U.S. Capt. Daniel Dusek, the highest-ranking U.S. Navy officer charged so far in a bribery scandal, was sentenced Friday to 46 months in prison for selling classified information to an Asian defense contractor in exchange for prostitutes, luxury hotel stays, and other favors.
Dusek faulted family troubles, too much work, and “excessive amounts of alcohol” for making him vulnerable to bribes.
During a federal court hearing in San Diego, the Navy captain, who served as commander of the USS Bonhomme Richard, an amphibious assault vessel, was also ordered to pay $100,000 in fines and restitution.
He is expected to report to the U.S. Bureau of Prison on June 15.
In press release announcing the sentence, the Department of Justice (DOJ) said:
Dusek, 49, pleaded guilty in January 2015 to a single count of conspiracy to commit bribery. Dusek admitted that he used his influence as Deputy Director of Operations for the Seventh Fleet, headquartered in Yokosuka, Japan, and later as executive officer of the USS Essex and the commanding officer of the USS Bonhomme Richard, to benefit Leonard Glenn Francis and his company, Glenn Defense Marine Asia (GDMA).
The Seventh Fleet oversees all U.S. Navy operations in Asia.
“For decades, GDMA provided port services to U.S. Navy ships and in return, Francis plied Dusek with meals, alcohol, entertainment, gifts, dozens of nights and incidentals at luxury hotels and the services of prostitutes, Dusek admitted,” added DOJ.
U.S. District Court Judge Janis Sammartino, who reportedly gave the defendant a slightly harsher sentence than what prosecutors had envisioned, lambasted Dusek during the hearing.
“It’s truly unimaginable to the court that someone in your position with the United States Navy would sell out based on what was provided to you,” Sammartino said, noting that his actions “potentially jeopardized national security,” the Washington Post reports.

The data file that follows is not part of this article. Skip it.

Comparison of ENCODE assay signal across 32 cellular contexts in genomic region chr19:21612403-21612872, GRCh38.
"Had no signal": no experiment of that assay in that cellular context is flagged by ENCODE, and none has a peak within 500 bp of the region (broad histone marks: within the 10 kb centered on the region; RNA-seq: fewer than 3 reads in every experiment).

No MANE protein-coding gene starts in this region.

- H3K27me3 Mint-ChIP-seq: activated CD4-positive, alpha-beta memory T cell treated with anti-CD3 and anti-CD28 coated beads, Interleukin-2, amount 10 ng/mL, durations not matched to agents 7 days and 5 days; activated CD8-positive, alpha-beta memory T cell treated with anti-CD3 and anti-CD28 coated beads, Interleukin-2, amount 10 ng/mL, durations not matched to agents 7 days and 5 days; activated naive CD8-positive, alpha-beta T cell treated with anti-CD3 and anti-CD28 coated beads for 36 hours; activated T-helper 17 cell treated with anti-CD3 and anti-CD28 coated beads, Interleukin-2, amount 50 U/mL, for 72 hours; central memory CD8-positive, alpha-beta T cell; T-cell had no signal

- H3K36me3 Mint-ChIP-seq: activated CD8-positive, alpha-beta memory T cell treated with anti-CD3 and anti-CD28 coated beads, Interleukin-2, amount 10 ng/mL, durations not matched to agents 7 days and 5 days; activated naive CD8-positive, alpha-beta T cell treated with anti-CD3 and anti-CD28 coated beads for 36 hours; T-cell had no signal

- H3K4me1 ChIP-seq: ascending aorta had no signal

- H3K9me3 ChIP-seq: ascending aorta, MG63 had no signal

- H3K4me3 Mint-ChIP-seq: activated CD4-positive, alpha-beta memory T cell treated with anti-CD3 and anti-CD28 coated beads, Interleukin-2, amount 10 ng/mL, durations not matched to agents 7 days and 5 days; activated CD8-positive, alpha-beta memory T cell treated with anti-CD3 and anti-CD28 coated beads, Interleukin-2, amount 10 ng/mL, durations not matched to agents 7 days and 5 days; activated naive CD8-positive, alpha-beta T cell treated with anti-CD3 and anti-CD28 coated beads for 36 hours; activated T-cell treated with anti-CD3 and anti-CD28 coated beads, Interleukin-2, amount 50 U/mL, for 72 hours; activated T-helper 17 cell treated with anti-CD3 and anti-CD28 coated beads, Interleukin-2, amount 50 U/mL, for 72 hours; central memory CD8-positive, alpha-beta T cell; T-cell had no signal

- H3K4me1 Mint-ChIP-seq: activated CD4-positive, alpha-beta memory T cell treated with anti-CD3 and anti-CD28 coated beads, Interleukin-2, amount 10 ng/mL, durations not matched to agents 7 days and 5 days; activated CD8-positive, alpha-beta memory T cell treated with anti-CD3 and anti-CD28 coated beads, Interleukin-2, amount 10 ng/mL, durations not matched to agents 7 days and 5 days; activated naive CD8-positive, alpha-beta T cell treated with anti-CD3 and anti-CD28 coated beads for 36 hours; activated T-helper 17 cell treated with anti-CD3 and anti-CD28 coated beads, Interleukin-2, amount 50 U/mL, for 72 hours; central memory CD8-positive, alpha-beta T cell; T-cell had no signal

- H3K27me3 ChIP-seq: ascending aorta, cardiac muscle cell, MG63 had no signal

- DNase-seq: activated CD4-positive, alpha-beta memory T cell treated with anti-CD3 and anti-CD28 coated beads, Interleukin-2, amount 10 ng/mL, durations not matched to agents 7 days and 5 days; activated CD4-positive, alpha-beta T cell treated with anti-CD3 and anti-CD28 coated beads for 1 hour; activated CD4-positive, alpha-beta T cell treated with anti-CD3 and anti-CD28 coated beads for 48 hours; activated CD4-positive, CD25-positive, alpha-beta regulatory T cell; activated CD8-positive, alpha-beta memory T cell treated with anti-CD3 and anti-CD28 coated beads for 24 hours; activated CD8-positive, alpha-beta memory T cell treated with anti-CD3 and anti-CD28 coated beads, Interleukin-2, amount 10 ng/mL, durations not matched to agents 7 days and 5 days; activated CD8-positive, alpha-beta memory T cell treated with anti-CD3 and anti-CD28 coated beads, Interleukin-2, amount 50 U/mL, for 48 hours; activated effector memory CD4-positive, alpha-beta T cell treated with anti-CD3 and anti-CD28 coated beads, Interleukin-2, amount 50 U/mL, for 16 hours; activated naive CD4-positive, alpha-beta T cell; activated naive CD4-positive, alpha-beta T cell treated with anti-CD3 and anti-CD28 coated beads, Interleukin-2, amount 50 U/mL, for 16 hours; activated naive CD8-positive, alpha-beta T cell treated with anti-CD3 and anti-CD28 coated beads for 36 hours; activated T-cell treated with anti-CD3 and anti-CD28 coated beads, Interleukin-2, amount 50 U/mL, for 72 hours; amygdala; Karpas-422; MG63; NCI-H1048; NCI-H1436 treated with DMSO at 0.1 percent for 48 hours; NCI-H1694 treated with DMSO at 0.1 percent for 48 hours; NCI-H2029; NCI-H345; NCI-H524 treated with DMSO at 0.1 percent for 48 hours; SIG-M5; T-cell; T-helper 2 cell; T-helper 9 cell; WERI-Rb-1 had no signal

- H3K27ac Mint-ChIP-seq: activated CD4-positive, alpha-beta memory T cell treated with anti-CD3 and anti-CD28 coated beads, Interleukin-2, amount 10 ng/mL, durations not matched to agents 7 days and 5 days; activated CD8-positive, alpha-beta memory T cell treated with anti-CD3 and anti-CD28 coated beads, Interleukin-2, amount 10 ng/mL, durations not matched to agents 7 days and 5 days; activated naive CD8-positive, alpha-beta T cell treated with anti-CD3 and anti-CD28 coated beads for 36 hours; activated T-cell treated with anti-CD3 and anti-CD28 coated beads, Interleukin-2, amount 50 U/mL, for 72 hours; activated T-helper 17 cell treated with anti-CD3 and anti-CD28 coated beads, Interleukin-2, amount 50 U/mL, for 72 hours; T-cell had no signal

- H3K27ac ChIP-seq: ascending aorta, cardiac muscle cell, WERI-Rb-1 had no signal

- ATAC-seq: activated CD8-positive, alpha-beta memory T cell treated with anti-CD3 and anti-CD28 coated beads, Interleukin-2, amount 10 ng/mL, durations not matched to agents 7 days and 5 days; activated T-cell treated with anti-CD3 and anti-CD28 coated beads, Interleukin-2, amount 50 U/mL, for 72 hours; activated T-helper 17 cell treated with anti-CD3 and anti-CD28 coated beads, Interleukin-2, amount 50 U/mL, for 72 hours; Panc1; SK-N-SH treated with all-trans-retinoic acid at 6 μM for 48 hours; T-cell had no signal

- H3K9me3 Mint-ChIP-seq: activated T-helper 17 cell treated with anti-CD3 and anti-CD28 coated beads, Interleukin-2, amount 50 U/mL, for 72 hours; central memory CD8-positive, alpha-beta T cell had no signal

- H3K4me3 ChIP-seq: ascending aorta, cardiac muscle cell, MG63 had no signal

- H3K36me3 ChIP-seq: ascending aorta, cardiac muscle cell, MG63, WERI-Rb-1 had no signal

The Navy officer is one of 10 defendants charges so far in the massive bribery case, described by the Post as “perhaps the biggest corruption scandal in the Navy’s history.”
“Two sailors have already received prison terms, while two other Navy officers and a senior agent for the Naval Criminal Investigative Service have pleaded guilty and are awaiting sentencing,” reveals the news outlet.
Dusek admitted to committing crimes as a Navy officer in a statement filed in federal court earlier this week.
“I have disgraced myself and the Navy that I love and now end my naval career in utter humiliation,” he wrote.
“Dusek also hinted that other, higher-ranking officers were on the take, and that the relationship between the contractor and Navy brass was even more sordid than previously known,” reports the Post.
He said a senior officer had introduced him to the owner of the Glenn Defense Marine Asia contractor in 2010.
“His attorneys have argued that he should receive a prison sentence of no more than 27 months, noting that he turned himself in to investigators after Francis was arrested in September 2013,” notes the Post.
“Captain Dusek’s betrayal is the most distressing because the Navy placed so much trust, power and authority in his hands,” said Laura Duffy, the U.S. Attorney for the Southern District of California. “This is a fitting sentence for a man who was so valuable that his conspirators labeled him their ‘Golden Asset.’”